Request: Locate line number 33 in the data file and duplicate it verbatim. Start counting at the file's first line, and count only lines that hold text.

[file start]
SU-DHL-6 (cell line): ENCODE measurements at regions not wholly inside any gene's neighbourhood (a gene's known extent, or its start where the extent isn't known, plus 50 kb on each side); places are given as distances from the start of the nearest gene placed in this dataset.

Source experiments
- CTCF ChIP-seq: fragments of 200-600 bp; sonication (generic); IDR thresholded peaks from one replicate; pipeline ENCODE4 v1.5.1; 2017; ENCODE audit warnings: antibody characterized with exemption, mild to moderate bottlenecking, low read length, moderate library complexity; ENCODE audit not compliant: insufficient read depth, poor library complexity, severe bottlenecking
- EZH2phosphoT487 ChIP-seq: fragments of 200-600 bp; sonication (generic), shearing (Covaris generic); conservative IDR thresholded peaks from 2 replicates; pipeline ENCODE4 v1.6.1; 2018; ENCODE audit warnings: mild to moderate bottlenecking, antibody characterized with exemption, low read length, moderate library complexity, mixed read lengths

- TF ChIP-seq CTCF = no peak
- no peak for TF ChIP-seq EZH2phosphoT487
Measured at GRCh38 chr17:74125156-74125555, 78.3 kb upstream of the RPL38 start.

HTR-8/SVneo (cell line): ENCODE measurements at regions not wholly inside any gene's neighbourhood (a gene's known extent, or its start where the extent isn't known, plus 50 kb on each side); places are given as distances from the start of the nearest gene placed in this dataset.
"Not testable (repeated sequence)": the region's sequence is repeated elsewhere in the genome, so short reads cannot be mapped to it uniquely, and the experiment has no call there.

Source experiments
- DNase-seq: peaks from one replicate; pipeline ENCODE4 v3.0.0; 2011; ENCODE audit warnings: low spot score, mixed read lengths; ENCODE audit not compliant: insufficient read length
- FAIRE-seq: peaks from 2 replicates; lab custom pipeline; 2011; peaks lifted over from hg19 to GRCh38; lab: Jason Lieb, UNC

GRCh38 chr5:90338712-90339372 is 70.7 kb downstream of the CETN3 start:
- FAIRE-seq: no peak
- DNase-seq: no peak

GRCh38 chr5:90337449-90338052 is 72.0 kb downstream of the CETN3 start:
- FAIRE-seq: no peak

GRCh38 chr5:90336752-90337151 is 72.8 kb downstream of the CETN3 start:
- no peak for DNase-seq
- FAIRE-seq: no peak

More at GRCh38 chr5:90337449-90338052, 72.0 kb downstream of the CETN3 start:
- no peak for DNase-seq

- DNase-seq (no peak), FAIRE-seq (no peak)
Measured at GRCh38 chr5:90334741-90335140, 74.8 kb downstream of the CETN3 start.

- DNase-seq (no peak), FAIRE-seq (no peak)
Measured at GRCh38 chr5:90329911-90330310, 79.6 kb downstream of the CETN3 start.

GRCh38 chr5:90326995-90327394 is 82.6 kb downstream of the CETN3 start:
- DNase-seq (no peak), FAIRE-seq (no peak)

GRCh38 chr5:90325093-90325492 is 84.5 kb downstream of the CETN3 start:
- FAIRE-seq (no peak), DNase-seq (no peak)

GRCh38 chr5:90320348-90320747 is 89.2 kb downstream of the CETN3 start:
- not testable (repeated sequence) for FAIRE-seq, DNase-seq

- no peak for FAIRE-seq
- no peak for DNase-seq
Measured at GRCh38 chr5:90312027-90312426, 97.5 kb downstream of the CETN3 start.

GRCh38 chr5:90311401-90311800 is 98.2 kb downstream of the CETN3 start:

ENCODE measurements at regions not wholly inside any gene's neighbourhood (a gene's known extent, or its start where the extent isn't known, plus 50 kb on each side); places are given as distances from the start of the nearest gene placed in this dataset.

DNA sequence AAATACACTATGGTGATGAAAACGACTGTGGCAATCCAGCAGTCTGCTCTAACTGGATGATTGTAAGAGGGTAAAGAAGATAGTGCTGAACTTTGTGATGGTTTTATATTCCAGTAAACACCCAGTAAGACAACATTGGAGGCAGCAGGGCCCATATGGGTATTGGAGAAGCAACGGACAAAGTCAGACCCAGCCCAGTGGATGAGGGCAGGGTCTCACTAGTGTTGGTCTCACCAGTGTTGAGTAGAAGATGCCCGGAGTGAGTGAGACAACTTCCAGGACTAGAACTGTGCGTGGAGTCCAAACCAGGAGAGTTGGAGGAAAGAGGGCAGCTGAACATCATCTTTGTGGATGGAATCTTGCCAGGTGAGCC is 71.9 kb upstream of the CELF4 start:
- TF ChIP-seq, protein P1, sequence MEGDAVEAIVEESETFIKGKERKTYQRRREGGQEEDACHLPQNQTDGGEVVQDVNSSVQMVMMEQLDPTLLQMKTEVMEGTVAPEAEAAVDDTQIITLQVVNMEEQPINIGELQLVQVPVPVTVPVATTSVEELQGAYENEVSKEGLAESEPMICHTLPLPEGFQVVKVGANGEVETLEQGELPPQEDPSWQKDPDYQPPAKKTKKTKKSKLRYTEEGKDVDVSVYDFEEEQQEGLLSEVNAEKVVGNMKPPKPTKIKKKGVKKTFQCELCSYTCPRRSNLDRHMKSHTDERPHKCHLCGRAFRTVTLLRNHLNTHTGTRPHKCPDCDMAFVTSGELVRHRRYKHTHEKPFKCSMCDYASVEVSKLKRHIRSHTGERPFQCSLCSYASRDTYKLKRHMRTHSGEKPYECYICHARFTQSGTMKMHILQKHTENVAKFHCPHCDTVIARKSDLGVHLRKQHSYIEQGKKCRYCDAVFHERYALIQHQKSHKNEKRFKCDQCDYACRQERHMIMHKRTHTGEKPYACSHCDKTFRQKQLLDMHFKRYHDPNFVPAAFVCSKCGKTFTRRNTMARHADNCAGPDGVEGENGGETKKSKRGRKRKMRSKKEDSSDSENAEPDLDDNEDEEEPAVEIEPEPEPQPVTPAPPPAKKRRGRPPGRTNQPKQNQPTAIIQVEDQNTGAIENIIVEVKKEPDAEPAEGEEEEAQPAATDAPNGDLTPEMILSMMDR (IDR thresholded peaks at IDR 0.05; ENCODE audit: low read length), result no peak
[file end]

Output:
- no peak for FAIRE-seq